Ohio treasurer Josh Mandel gave back $105,000 after his contributors came under suspicion.
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Ohio Treasurer Josh Mandel, the Republican candidate for U.S. Senate, has returned $105,000 in campaign contributions to employees of a northern Ohio direct-marketing firm in response to an FBI investigation.
The money came from 21 donors affiliated with Canton-based Suarez Corporation Industries and has raised questions because many contributors had no record of giving to federal campaigns and some did not appear to have high incomes.
In a letter to the donors, Mr. Mandel's campaign treasurer, Kathryn Kessler, said the campaign was refunding "any contributions that appear to be under investigation by federal authorities.
"We believe we have no reason to be concerned with the contributions, but out of an abundance of caution and until the investigation is complete, we believe this course of action is most appropriate," Ms. Kessler's letter said.
Although the campaign provided a copy of the letter to The Blade, it would not explain the timing of the decision or how long it has been aware of the federal probe.
The Blade revealed the unusual pattern of contributions in August.
The company's owner, Benjamin Suarez, and 16 of his employees (plus some of their spouses) gave about $200,000 to Mr. Mandel and U.S. Rep. Jim Renacci (R., Wadsworth) last year. Each of those donors gave $5,000, the maximum allowable amount, to one or both candidates.
Mr. Mandel, who was sworn into office as state treasurer in January, 2011, is running against Democratic incumbent U.S. Sen. Sherrod Brown of Ohio. Mr. Renacci is facing U.S. Rep. Betty Sutton (D., Copley Township) because of congressional redistricting.
Campaign-finance experts have said the donations from Mr. Suarez's employees were unusual because many of the employees had never before given to federal campaigns and because some lived in modest homes.
In the past, wealthy individuals -- including the now-imprisoned, rare-coin investor Tom Noe -- have tried to skirt federal campaign-finance law by illegally funneling contributions through other people.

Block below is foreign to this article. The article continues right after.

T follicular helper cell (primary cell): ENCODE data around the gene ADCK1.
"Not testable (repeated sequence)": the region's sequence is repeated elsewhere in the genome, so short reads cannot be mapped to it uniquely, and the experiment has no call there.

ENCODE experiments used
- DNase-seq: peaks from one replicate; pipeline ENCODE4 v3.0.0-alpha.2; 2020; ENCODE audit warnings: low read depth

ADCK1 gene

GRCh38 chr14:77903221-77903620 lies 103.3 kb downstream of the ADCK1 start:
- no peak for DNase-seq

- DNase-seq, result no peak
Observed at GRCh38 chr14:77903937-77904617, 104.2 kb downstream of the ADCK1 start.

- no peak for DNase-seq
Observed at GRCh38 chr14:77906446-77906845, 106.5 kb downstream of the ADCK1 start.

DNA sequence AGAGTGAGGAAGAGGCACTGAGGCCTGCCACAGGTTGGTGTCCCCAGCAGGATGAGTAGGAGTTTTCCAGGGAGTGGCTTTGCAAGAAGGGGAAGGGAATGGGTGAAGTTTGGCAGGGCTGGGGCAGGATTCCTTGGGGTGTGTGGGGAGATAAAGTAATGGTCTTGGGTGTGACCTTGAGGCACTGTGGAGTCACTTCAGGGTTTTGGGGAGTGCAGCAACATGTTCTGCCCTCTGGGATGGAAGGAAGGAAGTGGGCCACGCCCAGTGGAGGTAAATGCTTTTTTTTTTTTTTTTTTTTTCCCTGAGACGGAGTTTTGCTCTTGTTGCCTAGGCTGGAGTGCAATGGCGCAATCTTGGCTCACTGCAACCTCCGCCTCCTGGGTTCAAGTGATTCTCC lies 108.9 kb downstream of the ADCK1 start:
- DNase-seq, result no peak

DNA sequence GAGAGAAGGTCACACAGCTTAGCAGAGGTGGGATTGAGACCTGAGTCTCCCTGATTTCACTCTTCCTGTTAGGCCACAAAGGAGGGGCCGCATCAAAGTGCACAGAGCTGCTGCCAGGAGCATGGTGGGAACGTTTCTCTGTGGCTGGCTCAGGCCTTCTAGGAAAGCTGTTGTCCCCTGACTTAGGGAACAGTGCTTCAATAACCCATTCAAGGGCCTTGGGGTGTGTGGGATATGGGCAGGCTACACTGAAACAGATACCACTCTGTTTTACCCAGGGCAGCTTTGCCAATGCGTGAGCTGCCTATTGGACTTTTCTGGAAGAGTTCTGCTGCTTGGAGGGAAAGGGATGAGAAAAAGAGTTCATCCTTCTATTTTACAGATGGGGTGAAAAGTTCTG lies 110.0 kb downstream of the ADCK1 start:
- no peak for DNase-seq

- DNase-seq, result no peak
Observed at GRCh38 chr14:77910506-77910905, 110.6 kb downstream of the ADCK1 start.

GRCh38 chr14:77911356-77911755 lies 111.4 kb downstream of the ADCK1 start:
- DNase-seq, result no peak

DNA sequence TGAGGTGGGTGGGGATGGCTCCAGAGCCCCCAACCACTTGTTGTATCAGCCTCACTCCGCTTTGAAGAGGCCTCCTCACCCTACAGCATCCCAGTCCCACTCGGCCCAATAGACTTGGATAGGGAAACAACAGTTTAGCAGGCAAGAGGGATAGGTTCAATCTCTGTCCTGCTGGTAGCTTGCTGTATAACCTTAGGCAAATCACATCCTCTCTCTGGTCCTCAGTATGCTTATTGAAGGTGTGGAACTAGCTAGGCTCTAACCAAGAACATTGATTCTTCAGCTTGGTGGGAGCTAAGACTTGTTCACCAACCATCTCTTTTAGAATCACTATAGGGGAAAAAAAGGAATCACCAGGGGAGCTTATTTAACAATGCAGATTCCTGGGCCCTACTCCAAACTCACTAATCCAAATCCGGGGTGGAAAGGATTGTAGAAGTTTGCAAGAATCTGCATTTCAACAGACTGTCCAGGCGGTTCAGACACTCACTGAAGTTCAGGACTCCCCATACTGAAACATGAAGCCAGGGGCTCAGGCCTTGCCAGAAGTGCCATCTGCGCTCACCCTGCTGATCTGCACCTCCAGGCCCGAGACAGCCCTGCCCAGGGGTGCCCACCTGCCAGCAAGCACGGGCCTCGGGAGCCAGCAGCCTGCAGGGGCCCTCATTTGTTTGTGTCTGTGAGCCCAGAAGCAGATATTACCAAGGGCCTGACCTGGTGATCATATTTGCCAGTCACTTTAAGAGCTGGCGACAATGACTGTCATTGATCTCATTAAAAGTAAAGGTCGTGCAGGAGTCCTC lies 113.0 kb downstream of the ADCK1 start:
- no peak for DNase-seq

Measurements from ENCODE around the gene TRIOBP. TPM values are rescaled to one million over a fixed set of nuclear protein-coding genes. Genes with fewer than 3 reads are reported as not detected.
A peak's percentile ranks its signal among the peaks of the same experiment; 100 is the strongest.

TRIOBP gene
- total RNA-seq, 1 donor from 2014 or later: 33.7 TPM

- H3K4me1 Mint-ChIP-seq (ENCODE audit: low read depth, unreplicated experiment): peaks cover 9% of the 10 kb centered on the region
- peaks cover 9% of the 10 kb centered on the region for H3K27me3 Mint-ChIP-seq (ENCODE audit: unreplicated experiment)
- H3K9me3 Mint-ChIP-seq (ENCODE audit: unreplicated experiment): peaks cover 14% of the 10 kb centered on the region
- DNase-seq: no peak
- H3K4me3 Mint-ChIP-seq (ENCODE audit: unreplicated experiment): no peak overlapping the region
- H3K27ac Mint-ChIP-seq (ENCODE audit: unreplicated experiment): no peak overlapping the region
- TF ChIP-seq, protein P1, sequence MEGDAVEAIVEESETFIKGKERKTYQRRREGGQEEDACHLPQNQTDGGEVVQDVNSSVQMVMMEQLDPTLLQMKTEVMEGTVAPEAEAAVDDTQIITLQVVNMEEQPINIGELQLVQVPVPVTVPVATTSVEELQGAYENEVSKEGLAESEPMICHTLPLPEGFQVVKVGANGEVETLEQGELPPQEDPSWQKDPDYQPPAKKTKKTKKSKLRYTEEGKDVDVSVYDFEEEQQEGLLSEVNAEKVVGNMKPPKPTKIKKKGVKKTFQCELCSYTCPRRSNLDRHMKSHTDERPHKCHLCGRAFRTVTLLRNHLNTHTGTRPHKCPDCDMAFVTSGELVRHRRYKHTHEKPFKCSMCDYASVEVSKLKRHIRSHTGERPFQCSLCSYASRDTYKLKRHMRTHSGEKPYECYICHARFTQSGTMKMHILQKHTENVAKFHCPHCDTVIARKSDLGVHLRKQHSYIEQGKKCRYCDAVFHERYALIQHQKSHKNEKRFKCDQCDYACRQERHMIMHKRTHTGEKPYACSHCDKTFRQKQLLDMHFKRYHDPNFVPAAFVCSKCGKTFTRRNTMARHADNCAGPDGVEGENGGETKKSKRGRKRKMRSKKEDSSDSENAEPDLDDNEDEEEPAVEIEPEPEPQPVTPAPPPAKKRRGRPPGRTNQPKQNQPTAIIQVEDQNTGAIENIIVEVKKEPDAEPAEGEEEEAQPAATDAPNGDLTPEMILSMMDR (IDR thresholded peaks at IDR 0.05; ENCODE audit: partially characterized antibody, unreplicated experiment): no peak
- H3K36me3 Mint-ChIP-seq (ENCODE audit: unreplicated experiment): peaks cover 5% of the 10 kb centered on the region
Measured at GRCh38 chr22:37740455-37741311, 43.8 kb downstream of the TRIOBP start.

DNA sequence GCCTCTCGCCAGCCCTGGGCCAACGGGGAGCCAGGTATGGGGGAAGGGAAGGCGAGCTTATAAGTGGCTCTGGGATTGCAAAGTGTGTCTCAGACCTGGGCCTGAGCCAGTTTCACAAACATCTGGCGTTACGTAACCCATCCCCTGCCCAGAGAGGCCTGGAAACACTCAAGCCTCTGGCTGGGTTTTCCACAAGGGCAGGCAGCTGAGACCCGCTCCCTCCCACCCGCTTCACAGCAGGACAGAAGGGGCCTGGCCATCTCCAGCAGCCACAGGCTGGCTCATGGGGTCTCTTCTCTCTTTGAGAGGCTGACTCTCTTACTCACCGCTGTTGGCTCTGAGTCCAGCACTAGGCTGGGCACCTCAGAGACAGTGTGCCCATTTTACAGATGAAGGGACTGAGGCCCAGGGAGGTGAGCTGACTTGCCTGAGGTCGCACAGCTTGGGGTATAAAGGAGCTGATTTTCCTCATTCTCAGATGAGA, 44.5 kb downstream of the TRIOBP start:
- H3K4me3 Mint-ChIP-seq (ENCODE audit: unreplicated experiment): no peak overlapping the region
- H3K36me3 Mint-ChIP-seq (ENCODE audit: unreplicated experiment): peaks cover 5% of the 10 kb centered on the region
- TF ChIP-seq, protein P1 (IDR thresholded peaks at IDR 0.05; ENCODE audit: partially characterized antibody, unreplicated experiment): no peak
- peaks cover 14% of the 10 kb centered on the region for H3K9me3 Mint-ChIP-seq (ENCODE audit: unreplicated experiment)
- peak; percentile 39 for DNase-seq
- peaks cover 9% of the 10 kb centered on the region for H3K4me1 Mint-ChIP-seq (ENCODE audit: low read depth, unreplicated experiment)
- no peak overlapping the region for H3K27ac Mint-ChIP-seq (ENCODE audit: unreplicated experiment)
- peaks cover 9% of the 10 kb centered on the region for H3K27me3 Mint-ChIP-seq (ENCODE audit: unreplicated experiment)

Mr. Suarez has said the employees are paid well and were not reimbursed by him or his company.
He did not return calls from The Blade on Thursday, but he told the Canton Repository that FBI agents began questioning his employees in September and continued to do so through February. He said he and his employees have also turned over financial records.
He also said that it was at the request of the two campaigns that he called his chief financial officer, Michael Giorgio, and asked him to find out if any employees wanted to contribute. Mr. Giorgio did not return calls from The Blade.
Mr. Mandel's decision to return the donations comes just days after his campaign announced it was putting the money in a separate account pending the outcome of the investigation. That earlier announcement was prompted by media reports disclosing the FBI investigation.
Travis Considine, spokesman for the Mandel campaign, refused to answer questions from The Blade about the timing of the decision or about when the campaign first learned of the FBI probe.
The Renacci campaign, on the other hand, plans to keep the money unless the investigation reveals the contributors broke the law.
"When we first learned of the Obama Administration's investigation into this group of Republican donors several months ago, we decided not to rush to judgment and took [the] same course of action taken by Betty Sutton when one of her donors was under federal investigation between 2008-2010," said James Slepian, Mr. Renacci's chief of staff. "Since that time, no new information regarding the inquiry has surfaced and there remains no reason to believe these donors acted improperly. Should we ever hear otherwise, the donations will be returned."
Ms. Sutton's campaign donated $7,000 it had received in 2006 from U.S. Rep. Charles Rangel of New York and his political action committee to charity after the House Ethics Committee reprimanded him for taking trips to the Caribbean that were improperly funded by corporations.
Democrats on Thursday attacked Mr. Mandel's decision to refund the donations.
"Josh Mandel is a politician who can't be trusted, and the fact he has been shamed into returning $105,000 in illegal contributions only after an FBI investigation became public goes right along with hiring unqualified political cronies and missing every single board of deposit meeting his first year in office," said Justin Barasky, a spokesman for the Brown campaign.
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